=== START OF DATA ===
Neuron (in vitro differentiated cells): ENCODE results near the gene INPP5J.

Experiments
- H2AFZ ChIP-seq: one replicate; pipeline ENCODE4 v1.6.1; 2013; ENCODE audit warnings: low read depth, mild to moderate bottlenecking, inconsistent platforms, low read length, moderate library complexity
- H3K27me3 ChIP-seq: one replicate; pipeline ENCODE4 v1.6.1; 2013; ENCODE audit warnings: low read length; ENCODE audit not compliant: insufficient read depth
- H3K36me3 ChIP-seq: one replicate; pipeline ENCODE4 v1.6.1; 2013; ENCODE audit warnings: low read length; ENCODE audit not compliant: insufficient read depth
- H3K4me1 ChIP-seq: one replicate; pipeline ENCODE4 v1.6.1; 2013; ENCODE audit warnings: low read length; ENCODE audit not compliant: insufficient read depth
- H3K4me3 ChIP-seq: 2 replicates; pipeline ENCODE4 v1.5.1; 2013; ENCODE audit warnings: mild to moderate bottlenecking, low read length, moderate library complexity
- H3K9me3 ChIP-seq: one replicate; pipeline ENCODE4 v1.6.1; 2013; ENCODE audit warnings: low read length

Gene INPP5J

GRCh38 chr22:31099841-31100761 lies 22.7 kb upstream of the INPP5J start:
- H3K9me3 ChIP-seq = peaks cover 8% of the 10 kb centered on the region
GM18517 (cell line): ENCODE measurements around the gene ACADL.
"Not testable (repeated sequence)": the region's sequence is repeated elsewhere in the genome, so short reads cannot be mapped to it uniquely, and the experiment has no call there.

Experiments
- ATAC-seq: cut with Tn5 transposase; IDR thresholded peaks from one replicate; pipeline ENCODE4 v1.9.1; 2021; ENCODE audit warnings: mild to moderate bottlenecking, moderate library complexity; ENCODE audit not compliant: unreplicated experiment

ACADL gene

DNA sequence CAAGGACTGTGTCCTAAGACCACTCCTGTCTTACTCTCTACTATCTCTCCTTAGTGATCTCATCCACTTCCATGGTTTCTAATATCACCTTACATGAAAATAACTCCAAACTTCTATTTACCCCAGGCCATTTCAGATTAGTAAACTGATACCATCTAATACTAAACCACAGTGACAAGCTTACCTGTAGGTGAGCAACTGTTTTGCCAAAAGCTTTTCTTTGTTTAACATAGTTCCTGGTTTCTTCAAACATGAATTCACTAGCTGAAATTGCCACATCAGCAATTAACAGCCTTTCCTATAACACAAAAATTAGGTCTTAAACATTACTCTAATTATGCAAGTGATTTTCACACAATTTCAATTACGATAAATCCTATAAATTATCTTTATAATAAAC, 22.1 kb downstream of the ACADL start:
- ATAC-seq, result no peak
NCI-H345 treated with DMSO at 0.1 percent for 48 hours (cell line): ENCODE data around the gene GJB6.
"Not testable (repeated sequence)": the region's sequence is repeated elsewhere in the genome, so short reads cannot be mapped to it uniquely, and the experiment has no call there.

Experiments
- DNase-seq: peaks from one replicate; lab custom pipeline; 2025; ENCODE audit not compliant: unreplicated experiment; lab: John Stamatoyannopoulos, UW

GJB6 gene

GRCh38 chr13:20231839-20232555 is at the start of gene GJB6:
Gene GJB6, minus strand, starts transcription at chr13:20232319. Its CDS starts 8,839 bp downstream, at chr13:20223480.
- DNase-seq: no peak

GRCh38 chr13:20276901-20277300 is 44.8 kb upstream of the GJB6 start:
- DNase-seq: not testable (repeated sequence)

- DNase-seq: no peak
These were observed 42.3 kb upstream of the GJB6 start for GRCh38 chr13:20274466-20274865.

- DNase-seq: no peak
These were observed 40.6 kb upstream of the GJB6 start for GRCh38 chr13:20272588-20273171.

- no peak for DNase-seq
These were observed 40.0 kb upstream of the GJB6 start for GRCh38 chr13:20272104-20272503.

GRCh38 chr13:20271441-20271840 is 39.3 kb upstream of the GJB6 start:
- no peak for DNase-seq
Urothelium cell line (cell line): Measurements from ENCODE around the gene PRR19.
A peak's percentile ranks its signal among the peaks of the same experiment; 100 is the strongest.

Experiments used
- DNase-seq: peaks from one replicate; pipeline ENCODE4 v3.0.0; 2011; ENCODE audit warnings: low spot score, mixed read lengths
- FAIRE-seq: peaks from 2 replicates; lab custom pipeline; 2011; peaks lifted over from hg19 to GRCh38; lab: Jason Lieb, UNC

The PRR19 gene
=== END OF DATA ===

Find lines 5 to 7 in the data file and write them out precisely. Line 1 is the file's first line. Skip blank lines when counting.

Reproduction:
- H3K36me3 ChIP-seq: one replicate; pipeline ENCODE4 v1.6.1; 2013; ENCODE audit warnings: low read length; ENCODE audit not compliant: insufficient read depth
- H3K4me1 ChIP-seq: one replicate; pipeline ENCODE4 v1.6.1; 2013; ENCODE audit warnings: low read length; ENCODE audit not compliant: insufficient read depth
- H3K4me3 ChIP-seq: 2 replicates; pipeline ENCODE4 v1.5.1; 2013; ENCODE audit warnings: mild to moderate bottlenecking, low read length, moderate library complexity